Wednesday, November 5, 2008

yes we did!

After a seemingly short transatlantic flight (despite the curmudgeon next to me - long dull story), I landed in a laundromat for the first time in well over twenty years. The locals walked me through the wash and dry, even offering well-guarded tips along with the detergent. I haven’t used a washing machine in twenty years, I said. Yup, it’s tough times, they all agreed.

When I went to mail my ballot on Friday, the line was about fifteen minutes deep at least. A really nice guy in line gave me a stamp and then gave me another when he found out it was for my ballot – just to make sure, he said. People are so friendly in Brooklyn; it’s almost weird.

Tims’ (there are indeed two of them) party that night went ween, with all and sundry all the groggy the morning after. Tim even made a traditional Halloween turkey to go with the pumpkin:

Got a free bottle of wine on Saturday at a fancy wine bar just by sharing it with the waitress – who woulda thought? As I say, people are nice; I’m not used to it.

And on Sunday, we walked the two blocks to watch the NYC Marathon blow through the hood. There was a gospel choir and band with a singing, hopping, dancing preacher cheering the runners on for Jesus in front of the Baptist church. The music was great:

Contrast all this good cheer with my trip to the Czech consulate on Monday. Boy, was it lousy to be home. Over an hour wait with only two (embarrassingly stupid) NYU girls ahead of me, only to find out I was missing a paper that I had two copies of – with me at the consulate. It’s kind of like when a southern cop breaks your taillight just to give you a ticket. So my application will be (surprise!) delayed as 'the document' has to be (surprise!) notarized (again) in the Czech Republic.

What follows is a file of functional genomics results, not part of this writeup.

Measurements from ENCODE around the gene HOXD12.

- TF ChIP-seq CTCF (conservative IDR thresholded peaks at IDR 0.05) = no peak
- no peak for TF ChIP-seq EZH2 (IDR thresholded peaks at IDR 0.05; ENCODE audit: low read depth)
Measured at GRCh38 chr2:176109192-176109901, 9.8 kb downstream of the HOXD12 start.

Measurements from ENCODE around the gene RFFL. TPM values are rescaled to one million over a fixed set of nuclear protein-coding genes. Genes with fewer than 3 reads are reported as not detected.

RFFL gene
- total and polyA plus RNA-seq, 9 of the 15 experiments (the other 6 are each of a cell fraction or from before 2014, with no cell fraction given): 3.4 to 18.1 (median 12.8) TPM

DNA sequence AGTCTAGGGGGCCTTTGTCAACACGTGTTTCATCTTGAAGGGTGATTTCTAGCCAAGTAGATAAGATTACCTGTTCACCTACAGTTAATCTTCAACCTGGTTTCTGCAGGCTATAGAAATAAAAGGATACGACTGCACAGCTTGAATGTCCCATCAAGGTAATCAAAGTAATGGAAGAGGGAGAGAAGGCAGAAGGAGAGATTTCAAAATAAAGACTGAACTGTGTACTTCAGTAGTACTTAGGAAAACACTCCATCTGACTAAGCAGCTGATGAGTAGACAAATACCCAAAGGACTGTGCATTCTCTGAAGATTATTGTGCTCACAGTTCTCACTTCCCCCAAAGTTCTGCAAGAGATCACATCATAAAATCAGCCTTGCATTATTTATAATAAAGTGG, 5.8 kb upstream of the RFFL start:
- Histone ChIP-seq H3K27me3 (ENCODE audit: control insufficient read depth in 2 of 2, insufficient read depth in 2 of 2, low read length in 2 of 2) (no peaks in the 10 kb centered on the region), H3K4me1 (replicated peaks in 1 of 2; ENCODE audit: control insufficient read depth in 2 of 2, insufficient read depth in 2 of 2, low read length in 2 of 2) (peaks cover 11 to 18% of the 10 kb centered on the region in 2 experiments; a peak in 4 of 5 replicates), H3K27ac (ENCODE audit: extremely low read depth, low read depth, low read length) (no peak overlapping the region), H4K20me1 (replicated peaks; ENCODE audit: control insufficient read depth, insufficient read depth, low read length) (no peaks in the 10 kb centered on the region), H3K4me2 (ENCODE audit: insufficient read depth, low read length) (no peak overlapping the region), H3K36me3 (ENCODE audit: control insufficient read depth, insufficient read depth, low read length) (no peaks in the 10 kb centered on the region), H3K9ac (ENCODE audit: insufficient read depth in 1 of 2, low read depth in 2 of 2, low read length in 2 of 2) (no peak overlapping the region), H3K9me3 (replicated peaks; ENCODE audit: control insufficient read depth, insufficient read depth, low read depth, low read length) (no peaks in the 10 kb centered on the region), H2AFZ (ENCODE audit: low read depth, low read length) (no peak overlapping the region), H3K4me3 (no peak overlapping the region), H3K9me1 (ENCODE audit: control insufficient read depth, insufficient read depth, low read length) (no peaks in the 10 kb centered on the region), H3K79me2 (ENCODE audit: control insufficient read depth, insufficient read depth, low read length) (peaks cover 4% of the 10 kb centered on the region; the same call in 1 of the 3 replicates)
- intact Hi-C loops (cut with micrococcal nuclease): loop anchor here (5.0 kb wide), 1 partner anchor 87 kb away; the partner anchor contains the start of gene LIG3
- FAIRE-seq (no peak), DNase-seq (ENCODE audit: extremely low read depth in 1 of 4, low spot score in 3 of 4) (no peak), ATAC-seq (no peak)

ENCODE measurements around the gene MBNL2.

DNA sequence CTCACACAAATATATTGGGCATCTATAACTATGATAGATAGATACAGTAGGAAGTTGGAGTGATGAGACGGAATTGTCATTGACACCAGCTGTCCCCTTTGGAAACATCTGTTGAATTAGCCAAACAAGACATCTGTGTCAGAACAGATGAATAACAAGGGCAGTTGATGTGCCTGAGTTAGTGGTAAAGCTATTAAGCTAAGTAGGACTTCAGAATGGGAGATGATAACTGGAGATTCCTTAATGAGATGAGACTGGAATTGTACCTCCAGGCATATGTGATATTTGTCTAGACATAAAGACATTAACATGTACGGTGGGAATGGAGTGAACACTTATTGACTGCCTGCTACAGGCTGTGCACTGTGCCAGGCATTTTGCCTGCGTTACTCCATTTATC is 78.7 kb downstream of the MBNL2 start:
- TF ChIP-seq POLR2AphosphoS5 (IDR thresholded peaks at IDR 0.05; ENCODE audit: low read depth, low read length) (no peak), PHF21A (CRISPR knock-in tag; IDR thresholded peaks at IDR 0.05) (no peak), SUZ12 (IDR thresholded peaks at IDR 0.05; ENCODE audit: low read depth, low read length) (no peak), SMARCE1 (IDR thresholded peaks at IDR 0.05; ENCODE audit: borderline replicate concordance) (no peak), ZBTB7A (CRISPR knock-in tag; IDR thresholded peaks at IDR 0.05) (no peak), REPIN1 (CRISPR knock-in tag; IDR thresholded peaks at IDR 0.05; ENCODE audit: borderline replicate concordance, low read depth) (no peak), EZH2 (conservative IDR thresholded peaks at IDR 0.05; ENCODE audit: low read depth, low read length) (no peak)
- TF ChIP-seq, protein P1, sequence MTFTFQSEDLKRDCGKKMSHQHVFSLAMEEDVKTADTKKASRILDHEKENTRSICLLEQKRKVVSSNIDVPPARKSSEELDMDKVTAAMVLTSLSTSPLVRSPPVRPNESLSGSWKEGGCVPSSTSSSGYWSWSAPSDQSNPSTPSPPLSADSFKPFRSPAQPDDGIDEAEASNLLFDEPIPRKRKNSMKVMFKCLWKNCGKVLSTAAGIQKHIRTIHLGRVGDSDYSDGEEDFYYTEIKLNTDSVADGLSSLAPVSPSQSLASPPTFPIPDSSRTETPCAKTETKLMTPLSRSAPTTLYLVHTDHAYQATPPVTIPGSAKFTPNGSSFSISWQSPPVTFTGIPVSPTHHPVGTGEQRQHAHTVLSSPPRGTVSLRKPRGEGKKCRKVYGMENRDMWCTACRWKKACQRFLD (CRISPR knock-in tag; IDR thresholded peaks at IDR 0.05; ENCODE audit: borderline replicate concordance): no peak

I went into Starbucks yesterday to use their bathroom and get my free cup of coffee for having voted (a promotion later declared illegal by party-poopers) and the atmosphere was electric with the prospects of free toilets and coffee, both incurring even longer lines than at the polls.

Around town, the preference was clear. From the sweatshop poster stuck to the bottom of a dirty window in Chinatown declaring the only single, solitary Asian voter for McCain:

To the upscale storefront in Chelsea with a dozen life-size Obamannequins sporting this winter’s (admittedly disappointing) fashions:

Back in Brooklyn, there was shouting, cheering, dancing and fireworks as the preliminary results began to indicate not only an Obama victory, but a landslide. And I couldn’t be more pleased and proud.

Oh yeah, my health. Neuropathy quite a bit worse – almost up to my knees. Other than that, I feel OK. Off to meet Sherman in our old ‘living room’ at Mona’s in the East Village. My number here is +1 347 633 7738. Miss you all in Prague; well most of you, anyway...


Anonymous said...

O-BAMA, O-BAMA, O-BAMA. NYC sounded crazy last night. Wish I would have been party to more of the action. Talk to you soon. Ann

Jiffz said...

Lovely update. Glad you're enjoying your time in the third world. Working on my visa stuff now ... it's all coming back to me. Say hi to NYC peeps for me and be well. Is that number you posted an AT&T? :-)

Ingrid said...

It's no coincidence in my mind that they named it 'red tape' after the commies -- forget that old myth about the band around the benefits form for civil war vets. We know better.

I'm headed (ironically) to Prague for a few days at the end of November. Want me to water your cat?? ;-) xox.

Anonymous said...

It's nice to hear you miss being in Prague. Hope you will remember at least something good out of Czech Rep. and will come back home.

Miss you,